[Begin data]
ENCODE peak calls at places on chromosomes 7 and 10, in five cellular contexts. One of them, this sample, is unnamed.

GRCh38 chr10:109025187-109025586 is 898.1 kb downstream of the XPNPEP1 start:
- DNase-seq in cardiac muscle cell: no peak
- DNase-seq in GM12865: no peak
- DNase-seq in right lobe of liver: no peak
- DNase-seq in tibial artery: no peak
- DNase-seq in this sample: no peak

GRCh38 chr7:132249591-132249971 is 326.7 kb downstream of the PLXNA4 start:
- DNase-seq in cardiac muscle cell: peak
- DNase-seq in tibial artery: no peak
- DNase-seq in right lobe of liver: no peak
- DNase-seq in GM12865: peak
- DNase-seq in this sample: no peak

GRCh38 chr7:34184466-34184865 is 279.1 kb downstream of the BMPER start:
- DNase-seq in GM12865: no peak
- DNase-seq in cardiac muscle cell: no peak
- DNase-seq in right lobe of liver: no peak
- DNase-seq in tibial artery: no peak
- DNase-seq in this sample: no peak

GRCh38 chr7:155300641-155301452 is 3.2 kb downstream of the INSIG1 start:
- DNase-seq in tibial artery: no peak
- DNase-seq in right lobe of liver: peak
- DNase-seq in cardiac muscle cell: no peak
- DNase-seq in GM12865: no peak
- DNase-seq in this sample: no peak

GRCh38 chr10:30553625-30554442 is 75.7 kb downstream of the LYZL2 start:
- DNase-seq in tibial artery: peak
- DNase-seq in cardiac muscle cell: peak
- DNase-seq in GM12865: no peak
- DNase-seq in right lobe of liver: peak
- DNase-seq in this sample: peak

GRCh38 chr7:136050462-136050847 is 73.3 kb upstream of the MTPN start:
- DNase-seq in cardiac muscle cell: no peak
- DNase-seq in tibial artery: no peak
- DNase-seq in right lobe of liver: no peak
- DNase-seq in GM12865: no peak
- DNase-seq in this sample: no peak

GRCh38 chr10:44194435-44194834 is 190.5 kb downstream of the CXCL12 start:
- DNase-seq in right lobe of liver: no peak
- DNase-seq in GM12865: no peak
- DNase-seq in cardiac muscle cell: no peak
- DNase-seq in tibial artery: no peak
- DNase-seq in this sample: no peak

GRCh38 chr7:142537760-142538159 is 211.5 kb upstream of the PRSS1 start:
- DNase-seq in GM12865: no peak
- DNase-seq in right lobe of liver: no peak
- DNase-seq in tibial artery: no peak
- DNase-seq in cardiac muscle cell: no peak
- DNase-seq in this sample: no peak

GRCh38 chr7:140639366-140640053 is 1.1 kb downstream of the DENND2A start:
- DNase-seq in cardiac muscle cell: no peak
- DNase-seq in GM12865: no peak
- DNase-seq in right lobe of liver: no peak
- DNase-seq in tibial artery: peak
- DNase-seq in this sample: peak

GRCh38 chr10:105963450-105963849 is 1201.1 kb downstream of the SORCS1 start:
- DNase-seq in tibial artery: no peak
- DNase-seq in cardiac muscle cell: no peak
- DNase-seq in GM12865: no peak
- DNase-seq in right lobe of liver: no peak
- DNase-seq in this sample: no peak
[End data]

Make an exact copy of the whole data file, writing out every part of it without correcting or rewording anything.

ENCODE peak calls at places on chromosomes 7 and 10, in five cellular contexts. One of them, this sample, is unnamed.

GRCh38 chr10:109025187-109025586 is 898.1 kb downstream of the XPNPEP1 start:
- DNase-seq in cardiac muscle cell: no peak
- DNase-seq in GM12865: no peak
- DNase-seq in right lobe of liver: no peak
- DNase-seq in tibial artery: no peak
- DNase-seq in this sample: no peak

GRCh38 chr7:132249591-132249971 is 326.7 kb downstream of the PLXNA4 start:
- DNase-seq in cardiac muscle cell: peak
- DNase-seq in tibial artery: no peak
- DNase-seq in right lobe of liver: no peak
- DNase-seq in GM12865: peak
- DNase-seq in this sample: no peak

GRCh38 chr7:34184466-34184865 is 279.1 kb downstream of the BMPER start:
- DNase-seq in GM12865: no peak
- DNase-seq in cardiac muscle cell: no peak
- DNase-seq in right lobe of liver: no peak
- DNase-seq in tibial artery: no peak
- DNase-seq in this sample: no peak

GRCh38 chr7:155300641-155301452 is 3.2 kb downstream of the INSIG1 start:
- DNase-seq in tibial artery: no peak
- DNase-seq in right lobe of liver: peak
- DNase-seq in cardiac muscle cell: no peak
- DNase-seq in GM12865: no peak
- DNase-seq in this sample: no peak

GRCh38 chr10:30553625-30554442 is 75.7 kb downstream of the LYZL2 start:
- DNase-seq in tibial artery: peak
- DNase-seq in cardiac muscle cell: peak
- DNase-seq in GM12865: no peak
- DNase-seq in right lobe of liver: peak
- DNase-seq in this sample: peak

GRCh38 chr7:136050462-136050847 is 73.3 kb upstream of the MTPN start:
- DNase-seq in cardiac muscle cell: no peak
- DNase-seq in tibial artery: no peak
- DNase-seq in right lobe of liver: no peak
- DNase-seq in GM12865: no peak
- DNase-seq in this sample: no peak

GRCh38 chr10:44194435-44194834 is 190.5 kb downstream of the CXCL12 start:
- DNase-seq in right lobe of liver: no peak
- DNase-seq in GM12865: no peak
- DNase-seq in cardiac muscle cell: no peak
- DNase-seq in tibial artery: no peak
- DNase-seq in this sample: no peak

GRCh38 chr7:142537760-142538159 is 211.5 kb upstream of the PRSS1 start:
- DNase-seq in GM12865: no peak
- DNase-seq in right lobe of liver: no peak
- DNase-seq in tibial artery: no peak
- DNase-seq in cardiac muscle cell: no peak
- DNase-seq in this sample: no peak

GRCh38 chr7:140639366-140640053 is 1.1 kb downstream of the DENND2A start:
- DNase-seq in cardiac muscle cell: no peak
- DNase-seq in GM12865: no peak
- DNase-seq in right lobe of liver: no peak
- DNase-seq in tibial artery: peak
- DNase-seq in this sample: peak

GRCh38 chr10:105963450-105963849 is 1201.1 kb downstream of the SORCS1 start:
- DNase-seq in tibial artery: no peak
- DNase-seq in cardiac muscle cell: no peak
- DNase-seq in GM12865: no peak
- DNase-seq in right lobe of liver: no peak
- DNase-seq in this sample: no peak